I wrote this piece about my dad 5 years ago on his 80th birthday. It seemed fitting to re-post my tribute to him on Father’s Day, 2011. I love you, Dad!
Wednesday, Flag Day, was my dad’s 80th birthday. When I drove through our sleepy downtown (all of one street) early that morning, flags bedecked nearly every building. I smiled and thought of Dad. How did he get to be 80, I wonder?
Just the other day, it seems, he ran alongside me as I took my first solo two-wheeler bike ride. “No training wheels,” Dad said. He was convinced I could ride without them.
“But Dad,” I protested. “I can’t reach the pedals.”
He tightened the blocks around the pedals. “There you go, Deb. You can do it!”
Of course, he was right beside me, running along with his hand balancing the back of the seat. It was only when I realized he had let go that I panicked and crashed.
“You did great!” Dad beamed. I wasn’t so sure, I thought, rubbing my skinned knees.
Dad insisted that I get back on the bike and try again. He was always there but let go more frequently. He was right. I could do it myself.
And that’s how it’s been throughout my life. Dad has always been there to cheer me on, to nudge me out of my comfort zone, to believe in me when I hardly had any confidence of my own.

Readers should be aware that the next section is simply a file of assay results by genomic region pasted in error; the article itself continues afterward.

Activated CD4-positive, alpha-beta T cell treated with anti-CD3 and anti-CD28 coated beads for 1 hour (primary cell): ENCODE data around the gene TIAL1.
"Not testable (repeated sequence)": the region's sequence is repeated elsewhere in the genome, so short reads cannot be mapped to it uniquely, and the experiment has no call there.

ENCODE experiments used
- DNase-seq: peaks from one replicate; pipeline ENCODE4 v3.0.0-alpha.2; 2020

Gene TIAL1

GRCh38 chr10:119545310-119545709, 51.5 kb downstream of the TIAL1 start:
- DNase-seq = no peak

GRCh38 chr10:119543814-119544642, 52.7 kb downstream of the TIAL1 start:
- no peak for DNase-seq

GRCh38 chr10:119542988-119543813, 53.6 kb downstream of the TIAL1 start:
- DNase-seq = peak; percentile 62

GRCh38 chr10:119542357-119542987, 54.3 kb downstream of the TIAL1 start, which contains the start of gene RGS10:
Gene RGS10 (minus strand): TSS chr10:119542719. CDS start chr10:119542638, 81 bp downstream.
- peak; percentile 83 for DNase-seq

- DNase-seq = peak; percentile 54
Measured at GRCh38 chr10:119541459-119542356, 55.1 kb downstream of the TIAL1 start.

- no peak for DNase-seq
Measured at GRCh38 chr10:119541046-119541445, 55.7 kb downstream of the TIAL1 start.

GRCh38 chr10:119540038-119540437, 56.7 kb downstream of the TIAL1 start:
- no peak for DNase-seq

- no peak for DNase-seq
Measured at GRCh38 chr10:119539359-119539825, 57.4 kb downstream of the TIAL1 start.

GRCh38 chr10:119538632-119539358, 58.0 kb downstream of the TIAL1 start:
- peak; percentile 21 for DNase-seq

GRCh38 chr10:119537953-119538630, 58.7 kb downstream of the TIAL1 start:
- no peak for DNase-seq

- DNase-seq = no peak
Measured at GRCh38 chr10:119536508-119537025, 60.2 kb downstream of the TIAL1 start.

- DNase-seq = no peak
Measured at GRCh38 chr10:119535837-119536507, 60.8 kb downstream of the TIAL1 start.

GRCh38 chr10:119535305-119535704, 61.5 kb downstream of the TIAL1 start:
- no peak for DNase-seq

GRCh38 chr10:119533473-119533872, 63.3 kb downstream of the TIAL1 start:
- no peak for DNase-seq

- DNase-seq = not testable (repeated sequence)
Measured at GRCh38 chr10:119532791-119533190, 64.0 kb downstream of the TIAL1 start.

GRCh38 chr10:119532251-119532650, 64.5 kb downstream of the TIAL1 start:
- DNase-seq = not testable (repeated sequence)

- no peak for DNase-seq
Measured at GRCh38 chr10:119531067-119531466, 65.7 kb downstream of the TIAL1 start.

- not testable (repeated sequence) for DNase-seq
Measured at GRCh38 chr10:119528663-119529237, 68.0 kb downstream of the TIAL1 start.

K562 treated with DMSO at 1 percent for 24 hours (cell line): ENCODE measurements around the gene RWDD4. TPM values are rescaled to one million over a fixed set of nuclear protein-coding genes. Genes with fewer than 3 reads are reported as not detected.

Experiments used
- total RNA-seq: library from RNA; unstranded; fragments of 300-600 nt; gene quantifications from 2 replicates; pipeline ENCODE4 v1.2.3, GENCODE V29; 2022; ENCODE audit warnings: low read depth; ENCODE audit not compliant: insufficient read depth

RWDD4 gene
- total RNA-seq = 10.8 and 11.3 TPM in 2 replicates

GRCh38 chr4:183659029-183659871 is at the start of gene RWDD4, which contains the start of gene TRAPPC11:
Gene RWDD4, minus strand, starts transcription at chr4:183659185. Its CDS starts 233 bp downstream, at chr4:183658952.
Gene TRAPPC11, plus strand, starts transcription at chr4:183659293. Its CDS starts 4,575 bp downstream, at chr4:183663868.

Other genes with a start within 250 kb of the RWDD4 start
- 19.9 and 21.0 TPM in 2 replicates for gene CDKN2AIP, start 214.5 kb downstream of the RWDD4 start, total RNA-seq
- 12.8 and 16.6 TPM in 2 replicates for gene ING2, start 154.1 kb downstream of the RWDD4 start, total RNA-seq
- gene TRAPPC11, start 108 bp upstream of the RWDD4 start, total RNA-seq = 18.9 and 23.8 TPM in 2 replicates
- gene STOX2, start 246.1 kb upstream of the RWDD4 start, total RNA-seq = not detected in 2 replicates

When I approached my half-century birthday, I became more aware that Dad wouldn’t always be here. And now, five years later, I am faced with reality. Dad was diagnosed about a year ago with a form of dementia called Pick’s Syndrome. I’ve watched him slowly slip away from being the invincible, self-assured man I could always go to when I needed advice, or that special dose of self confidence. I suddenly feel like I’m 8 years old on my first solo bike ride, wobbly and panicked when I realize no one’s holding onto the bike seat. I miss you already, Dad.
But I remember he’s trained me well. He’s given me the ability to venture into unknown arenas and know I’ll be OK.
Randy and I are traveling over the mountains today to Washington’s Olympic peninsula where my parents live. My four brothers and families will be there from various parts of the U.S. to celebrate Dad and all he means to us. It’s our turn to walk alongside him, steadying his wobbly steps, and assuring him we will always be here for him.
Not all have been fortunate to have a dad like mine but many of us have that unmistakable imprint of a father’s love in our lives. I hope you have the opportunity to tell your dad.